News / Africa

Mayors Say Cities are Front Line on Fight Against Climate Change

Cities Lead Fight Against Climate Change

x
Cities Lead Fight Against Climate Changei
X
February 06, 2014 7:28 PM
More than half of the world’s population lives in cities. This week, mayors from the world’s major cities will meet in Johannesburg to discuss the impact of climate change -- and what they can do to fight it. VOA’s Anita Powell is attending the conference in Johannesburg and brings us this report.

Cities Lead Fight Against Climate Change

Anita Powell
More than half of the world’s population lives in cities.  This week, mayors from the world’s major cities met in Johannesburg to discuss the impact of climate change - and what they can do to fight it. 

In recent years, bad weather has hit cities harder than ever - from hurricanes in Hong Kong and snowstorms in New York to heat waves in Rio de Janeiro.

More than 3.5 billion people around the world live in cities.  Cities consume more than two-thirds of the world’s energy - and put out more than than 70 percent of global carbon dioxide emissions.

Mayors from more than 40 major cities gathered this week in Johannesburg to discuss taking the fight against climate change all the way to their respective city halls.

The event’s host, Johannesburg executive mayor Mpho Parks Tau, says cities understand the effect they have on the world's climate.

“Cities are really where the rubber hits the road, figuratively and literally," said Park. "We are responsible for public transport planning, public transport provision.  We are also responsible for the management of the electricity distribution network, water, sanitation, the management of the built environment, therefore building control and building standards, in the city of Johannesburg.  And we’re convinced that those are the areas that in fact impact on climate change.”

Across the world, Houston mayor Annise Parker says her city, known as a headquarters for oil companies, is making great strides.

“In the last seven years, the city of Houston has reduced its greenhouse gas emissions by 26 percent.  Today, I made a commitment of the next two years, 5 percent each year, we would reduce it another 10 percent,” said Parker.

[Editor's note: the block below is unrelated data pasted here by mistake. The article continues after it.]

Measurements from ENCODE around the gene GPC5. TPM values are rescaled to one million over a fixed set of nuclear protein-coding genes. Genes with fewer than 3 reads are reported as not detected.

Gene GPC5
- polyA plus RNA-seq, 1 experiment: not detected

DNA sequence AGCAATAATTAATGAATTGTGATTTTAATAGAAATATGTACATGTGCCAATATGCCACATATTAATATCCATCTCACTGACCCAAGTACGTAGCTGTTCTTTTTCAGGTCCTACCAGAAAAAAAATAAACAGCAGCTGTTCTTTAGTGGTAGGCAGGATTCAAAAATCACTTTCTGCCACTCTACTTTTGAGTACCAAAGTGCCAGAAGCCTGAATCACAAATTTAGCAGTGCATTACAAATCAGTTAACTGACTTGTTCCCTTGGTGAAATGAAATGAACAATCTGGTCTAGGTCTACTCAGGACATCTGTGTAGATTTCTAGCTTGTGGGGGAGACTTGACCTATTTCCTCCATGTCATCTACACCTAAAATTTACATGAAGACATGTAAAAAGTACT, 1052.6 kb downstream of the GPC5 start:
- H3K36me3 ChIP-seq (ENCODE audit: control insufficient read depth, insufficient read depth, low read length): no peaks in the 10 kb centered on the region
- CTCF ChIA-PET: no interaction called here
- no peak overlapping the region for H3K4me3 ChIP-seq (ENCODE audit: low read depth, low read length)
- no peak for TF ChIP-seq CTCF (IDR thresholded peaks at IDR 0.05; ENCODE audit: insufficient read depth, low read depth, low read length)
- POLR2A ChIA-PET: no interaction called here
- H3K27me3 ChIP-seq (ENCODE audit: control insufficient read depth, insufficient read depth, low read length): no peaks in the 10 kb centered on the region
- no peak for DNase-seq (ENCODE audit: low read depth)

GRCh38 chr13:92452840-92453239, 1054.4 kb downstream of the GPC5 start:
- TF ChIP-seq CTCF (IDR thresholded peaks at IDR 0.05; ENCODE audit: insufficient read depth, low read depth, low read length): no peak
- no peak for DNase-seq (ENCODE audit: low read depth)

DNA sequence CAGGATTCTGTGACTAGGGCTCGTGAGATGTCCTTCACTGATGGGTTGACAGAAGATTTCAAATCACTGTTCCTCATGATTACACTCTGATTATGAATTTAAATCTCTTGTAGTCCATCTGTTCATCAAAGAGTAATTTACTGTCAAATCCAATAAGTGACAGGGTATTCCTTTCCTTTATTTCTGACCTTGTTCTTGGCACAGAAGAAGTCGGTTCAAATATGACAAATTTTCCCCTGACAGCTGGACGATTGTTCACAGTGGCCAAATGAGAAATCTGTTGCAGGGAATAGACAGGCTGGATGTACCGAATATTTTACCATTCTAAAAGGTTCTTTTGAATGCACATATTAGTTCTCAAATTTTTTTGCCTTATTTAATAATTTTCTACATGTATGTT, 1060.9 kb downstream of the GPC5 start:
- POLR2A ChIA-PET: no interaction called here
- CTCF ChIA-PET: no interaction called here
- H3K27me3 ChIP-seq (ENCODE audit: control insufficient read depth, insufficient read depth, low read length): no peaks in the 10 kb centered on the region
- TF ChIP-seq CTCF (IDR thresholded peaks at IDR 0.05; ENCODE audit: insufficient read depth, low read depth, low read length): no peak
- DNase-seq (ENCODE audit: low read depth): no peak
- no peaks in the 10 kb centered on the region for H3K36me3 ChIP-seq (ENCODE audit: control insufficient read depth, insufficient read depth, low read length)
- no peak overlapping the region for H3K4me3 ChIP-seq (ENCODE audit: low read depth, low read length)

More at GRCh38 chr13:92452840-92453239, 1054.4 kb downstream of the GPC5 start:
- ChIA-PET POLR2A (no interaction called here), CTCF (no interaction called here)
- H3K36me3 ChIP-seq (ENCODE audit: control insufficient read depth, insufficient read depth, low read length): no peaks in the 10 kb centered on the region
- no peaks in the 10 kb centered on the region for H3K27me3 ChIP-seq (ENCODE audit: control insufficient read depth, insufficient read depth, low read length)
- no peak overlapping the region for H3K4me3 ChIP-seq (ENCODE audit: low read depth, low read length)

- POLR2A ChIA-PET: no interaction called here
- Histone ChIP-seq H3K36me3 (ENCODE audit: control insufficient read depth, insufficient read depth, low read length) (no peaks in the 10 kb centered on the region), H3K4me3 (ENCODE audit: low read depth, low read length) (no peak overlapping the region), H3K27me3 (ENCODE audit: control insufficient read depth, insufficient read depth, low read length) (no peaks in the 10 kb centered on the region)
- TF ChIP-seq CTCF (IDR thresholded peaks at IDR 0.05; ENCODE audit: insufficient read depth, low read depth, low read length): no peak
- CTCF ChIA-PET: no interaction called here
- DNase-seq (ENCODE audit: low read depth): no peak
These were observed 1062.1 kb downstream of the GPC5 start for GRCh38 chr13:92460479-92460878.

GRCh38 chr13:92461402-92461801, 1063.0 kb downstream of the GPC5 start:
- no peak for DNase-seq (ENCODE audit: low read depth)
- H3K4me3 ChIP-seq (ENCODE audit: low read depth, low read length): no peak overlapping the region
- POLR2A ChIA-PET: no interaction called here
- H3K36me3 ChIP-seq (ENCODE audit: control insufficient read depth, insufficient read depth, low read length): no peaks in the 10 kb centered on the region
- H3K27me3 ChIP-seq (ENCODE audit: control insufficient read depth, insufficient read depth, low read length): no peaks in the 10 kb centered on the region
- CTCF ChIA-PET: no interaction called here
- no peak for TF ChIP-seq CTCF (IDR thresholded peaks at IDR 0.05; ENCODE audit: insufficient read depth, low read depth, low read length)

The mayor widely credited with leading the charge is New York’s former leader, Michael Bloomberg.

“Our efforts to clean the air in New York City has raised life expectancy.  Life expectancy in New York City is now three years greater than the average across America.  And it has improved three years in just the last 12 years.  So you really can make a difference,” he said.

The mayors say they are convinced their efforts will help the fight against climate change - and  keep residents of their cities a little more comfortable in the long run.

You May Like

UN Watchdog Urges Israel to Probe Possible Gaza War Crimes

More than 2,100 Palestinians, most of them civilians, were killed in a 51-day war in Gaza, along with 67 Israeli soldiers and six civilians in Israel More

New Kenyan 'Thin SIMs' Poised to Transform African Mobile Money

Equity's new technology is approved in African nation for one-year trial, though industry leader Safaricom says thin SIMs could lead to data theft and fraud More

Solar's Future Looks Brighter

New technology and dropping prices are contributing to a surge in solar power More

This forum has been closed.
Comments
     
There are no comments in this forum. Be first and add one